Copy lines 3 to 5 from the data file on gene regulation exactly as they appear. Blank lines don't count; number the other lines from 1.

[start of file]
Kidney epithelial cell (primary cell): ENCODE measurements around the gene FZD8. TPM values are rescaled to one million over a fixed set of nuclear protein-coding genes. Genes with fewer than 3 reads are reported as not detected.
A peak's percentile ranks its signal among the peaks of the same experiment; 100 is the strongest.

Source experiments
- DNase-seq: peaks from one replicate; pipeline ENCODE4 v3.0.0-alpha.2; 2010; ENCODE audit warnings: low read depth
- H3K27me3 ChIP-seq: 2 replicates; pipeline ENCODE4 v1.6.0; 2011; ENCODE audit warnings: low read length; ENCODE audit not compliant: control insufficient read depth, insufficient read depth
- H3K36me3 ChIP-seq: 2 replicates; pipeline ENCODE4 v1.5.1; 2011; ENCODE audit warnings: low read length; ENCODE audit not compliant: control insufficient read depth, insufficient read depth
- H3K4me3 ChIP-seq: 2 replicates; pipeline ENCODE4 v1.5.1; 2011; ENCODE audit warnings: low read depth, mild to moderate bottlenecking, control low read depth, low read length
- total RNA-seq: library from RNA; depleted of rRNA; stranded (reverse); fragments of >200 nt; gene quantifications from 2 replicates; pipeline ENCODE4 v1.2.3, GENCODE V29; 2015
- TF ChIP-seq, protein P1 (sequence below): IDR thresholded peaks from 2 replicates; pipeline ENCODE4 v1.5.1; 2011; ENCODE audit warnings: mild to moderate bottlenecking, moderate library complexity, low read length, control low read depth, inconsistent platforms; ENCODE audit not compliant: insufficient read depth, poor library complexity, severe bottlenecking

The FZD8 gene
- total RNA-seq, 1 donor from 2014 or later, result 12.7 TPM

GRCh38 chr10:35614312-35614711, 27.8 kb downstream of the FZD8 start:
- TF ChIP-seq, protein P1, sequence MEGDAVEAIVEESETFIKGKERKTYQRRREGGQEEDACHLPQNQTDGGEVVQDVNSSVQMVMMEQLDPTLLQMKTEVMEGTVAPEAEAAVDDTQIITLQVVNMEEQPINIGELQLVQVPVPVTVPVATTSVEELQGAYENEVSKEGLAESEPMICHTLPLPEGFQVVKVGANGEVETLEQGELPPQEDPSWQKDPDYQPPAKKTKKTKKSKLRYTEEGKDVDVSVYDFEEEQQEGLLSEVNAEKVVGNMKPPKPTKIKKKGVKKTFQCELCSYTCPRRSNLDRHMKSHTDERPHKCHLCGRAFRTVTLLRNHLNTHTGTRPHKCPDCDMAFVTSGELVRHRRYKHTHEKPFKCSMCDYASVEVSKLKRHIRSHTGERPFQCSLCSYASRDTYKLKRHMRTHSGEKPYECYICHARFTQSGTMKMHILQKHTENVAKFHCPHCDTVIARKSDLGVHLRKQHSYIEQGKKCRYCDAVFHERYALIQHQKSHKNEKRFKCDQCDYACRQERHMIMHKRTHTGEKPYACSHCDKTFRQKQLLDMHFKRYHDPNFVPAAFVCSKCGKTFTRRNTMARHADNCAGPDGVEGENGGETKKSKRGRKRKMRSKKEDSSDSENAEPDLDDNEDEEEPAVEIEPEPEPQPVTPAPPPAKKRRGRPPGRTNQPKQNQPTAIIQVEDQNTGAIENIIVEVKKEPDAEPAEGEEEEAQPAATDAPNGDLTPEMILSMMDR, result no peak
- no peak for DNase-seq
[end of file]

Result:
Source experiments
- DNase-seq: peaks from one replicate; pipeline ENCODE4 v3.0.0-alpha.2; 2010; ENCODE audit warnings: low read depth
- H3K27me3 ChIP-seq: 2 replicates; pipeline ENCODE4 v1.6.0; 2011; ENCODE audit warnings: low read length; ENCODE audit not compliant: control insufficient read depth, insufficient read depth